Interesting words from someone so closely tied to the spectacular failure that is Massachusetts’ new health care system (and the model for the Federal Health Care Reform Bill).

However, she’s correct.  As I’ve been saying throughout this debate, forcing insurers to cover everybody without a significant mandate to always be insured is a recipe for lost freedom and extremely high insurance rates, not the solution to our problems.

The solution is to lower the cost of services through competition for those services, based on quality and price.  Let’s make price and quality information freely available and step back and watch the market work.  Then services AND insurance will be affordable for everybody.

Subway
Image via Wikipedia

(read Part 1 here, part 2 here, part 3 here, part 4 here, part 5 here)

Well, it turns out, timing is everything.  After I asked her out, Heidi attended a personal safety class with a friend of hers.  The purpose of the class was to teach women how to defend themselves in case they’re attacked, a very noble purpose.  Unfortunately, it had the unintended consequence of freaking Heidi out.

From her perspective, she has now given permission to a stranger to take her to a place she’s never been, surrounded by people she doesn’t know and to, potentially, give up her free will and do who knows what.  And I know hypnosis doesn’t work like that, but Heidi didn’t!

So, she cancelled.

The day of the date.

At this point, my psyche was giving me a superior look and saying “I told you so!”  I couldn’t figure out what had happened, but I at least had the presence of mind to ask for a raincheck (yes, I used that word).  What that raincheck would be, I had no idea.

I racked my brain to think of fun date ideas.  We could go to the International Cinema and see a foreign film.  Let’s see, last time I went there, I saw an Argentine film where a man slammed a woman’s hand in the door.  Not the handle side, but the hinge side.  Lovely.  Plus, I think there were bees in it, too.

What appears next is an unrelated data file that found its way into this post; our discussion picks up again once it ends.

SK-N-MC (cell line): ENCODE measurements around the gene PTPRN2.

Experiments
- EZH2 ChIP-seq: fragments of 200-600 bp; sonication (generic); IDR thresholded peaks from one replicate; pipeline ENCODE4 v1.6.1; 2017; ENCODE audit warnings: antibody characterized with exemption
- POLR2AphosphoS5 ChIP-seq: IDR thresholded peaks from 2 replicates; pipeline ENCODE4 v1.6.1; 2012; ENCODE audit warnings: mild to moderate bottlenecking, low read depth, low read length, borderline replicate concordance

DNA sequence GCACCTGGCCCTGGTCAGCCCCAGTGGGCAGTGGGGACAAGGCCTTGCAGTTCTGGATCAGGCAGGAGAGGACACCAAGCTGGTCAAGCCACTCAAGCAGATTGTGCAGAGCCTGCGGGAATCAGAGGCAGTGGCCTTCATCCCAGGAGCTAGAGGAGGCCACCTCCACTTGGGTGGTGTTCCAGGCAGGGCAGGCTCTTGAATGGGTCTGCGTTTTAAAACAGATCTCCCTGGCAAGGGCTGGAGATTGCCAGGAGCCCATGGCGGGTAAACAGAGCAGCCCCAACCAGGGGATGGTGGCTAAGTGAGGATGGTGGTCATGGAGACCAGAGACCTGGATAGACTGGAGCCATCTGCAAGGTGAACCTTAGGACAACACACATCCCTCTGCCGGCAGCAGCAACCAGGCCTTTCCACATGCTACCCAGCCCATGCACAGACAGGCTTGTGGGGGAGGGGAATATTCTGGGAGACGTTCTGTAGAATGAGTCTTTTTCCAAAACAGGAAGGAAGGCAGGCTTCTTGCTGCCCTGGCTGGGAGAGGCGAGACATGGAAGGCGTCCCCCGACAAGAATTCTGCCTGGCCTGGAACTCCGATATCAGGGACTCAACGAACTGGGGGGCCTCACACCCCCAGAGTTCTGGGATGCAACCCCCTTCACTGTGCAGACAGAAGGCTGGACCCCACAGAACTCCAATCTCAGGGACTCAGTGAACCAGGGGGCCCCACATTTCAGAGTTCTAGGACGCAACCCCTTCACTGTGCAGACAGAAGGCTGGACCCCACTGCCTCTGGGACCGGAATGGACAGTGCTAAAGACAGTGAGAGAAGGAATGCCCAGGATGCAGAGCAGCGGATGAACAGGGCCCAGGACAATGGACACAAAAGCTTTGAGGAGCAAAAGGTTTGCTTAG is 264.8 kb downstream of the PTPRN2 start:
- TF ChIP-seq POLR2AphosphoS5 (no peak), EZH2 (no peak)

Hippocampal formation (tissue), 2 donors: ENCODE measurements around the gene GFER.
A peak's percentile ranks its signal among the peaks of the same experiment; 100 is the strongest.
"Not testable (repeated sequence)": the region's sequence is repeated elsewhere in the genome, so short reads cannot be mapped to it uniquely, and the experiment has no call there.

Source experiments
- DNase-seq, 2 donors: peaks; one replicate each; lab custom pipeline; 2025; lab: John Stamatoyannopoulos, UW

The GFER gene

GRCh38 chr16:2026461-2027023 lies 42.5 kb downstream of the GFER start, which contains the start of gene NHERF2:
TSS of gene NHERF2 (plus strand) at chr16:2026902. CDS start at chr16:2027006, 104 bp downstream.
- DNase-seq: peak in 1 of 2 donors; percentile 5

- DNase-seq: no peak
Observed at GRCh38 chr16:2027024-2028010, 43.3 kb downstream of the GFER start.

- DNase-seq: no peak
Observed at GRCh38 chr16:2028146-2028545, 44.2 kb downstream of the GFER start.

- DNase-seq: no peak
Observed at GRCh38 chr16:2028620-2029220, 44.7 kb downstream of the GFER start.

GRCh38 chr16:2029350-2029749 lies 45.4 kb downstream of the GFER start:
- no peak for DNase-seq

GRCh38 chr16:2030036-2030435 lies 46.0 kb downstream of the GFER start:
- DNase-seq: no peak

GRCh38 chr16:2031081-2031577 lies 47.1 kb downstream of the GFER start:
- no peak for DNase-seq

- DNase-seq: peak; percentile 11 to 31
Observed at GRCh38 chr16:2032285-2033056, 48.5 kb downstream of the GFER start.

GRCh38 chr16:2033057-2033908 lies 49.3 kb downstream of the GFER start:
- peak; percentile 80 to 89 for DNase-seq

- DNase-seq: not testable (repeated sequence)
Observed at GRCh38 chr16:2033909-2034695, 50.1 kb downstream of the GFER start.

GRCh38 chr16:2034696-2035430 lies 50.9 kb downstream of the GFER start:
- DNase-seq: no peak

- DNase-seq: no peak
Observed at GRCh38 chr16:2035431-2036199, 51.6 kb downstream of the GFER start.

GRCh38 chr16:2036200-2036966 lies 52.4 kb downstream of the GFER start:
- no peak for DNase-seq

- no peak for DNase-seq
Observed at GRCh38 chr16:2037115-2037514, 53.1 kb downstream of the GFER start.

Okay, that’s out.  The problem was, there were a thousand things we could do and I had no idea what she was into.  Then, I remembered!  She had mentioned she liked Peter Breinholt, a local musician.  And he was doing a concert soon!  And I could buy tickets to it!  And then we could go!

I asked if she was interested in that and, indeed, she was.  I also asked a good friend of mine, Jimmy, and his wife to go with us and they happily agreed.  We would pick everybody up, grab something from Subway to eat at the show (it was an outdoor concert) and head up to Sundance.  Everything was set for Friday.

So, why was I alone on Friday night when I was supposed to be on a date with Heidi?!!

(to be continued…)

Adonis. Marble, antique torso restored and com...
Image via Wikipedia

(read Part 1 here, part 2 here, part 3 here, part 4 here)

Those of you who were in attendance in that copy room (that is to say, none of you) will recall a man standing there with his arms in the air, parading about the room triumphantly.  To say a certain swagger had found its way into my step as I walked back would not be an exaggeration.  A peacock would have felt humble by comparison.  Not even my psyche could deny that Hot Law Library Chick had written my name on her notes.

I returned her notes and went back to my table, plotting my next move.  I held all the cards, now.  She was smitten, head-over-heels, if you will.  To imagine the word “twitterpated” would not be out of the question.  Clearly, her life would have been but a meaningless shell of an existence but that I were a part of it.  You get the idea.

So, how to proceed?  I certainly didn’t want to lose the upper hand or tarnish my Adonis-like image in her mind.  Finally, I settled on my next move.  I decided…to sit at her table the next time I was in the library.  “Yes!”, you’re thinking.  “A real man of action!”  That’s right.

And did I shy away from this bold endeavor (which essentially put me back on the same level I was at the day I first met her)?  No.  I DID sit at her table.  And not only did I decide to sit with her, but I was going to ASK HER OUT!!  ON A DATE!  TOGETHER!!  Did my boldness know no bounds?  IT DID NOT!!

So, in keeping with my debonair, suave way (no cracks in the comments!), I sat with her for probably 2 hours.  We studied, talked here and there, etc.  Plenty of time to ask her on a date.  Did I do it?  Surprisingly, yes.  When?  As she was pushing her chair in to go home for the evening.

That’s right, friends.  Nothing says confidence like waiting until the last second, literally, of a 2-hour window to ask somebody out on a date.  Notwithstanding, she was a true gentlewoman and accepted my bold advances.  She did want to go on a date with me!  She did think it sounded like fun to go see a hypnotist at Johnny B’s.  She was excited for me to call.

So, why did she decide to call me the day of the date and cancel?

(to be continued…)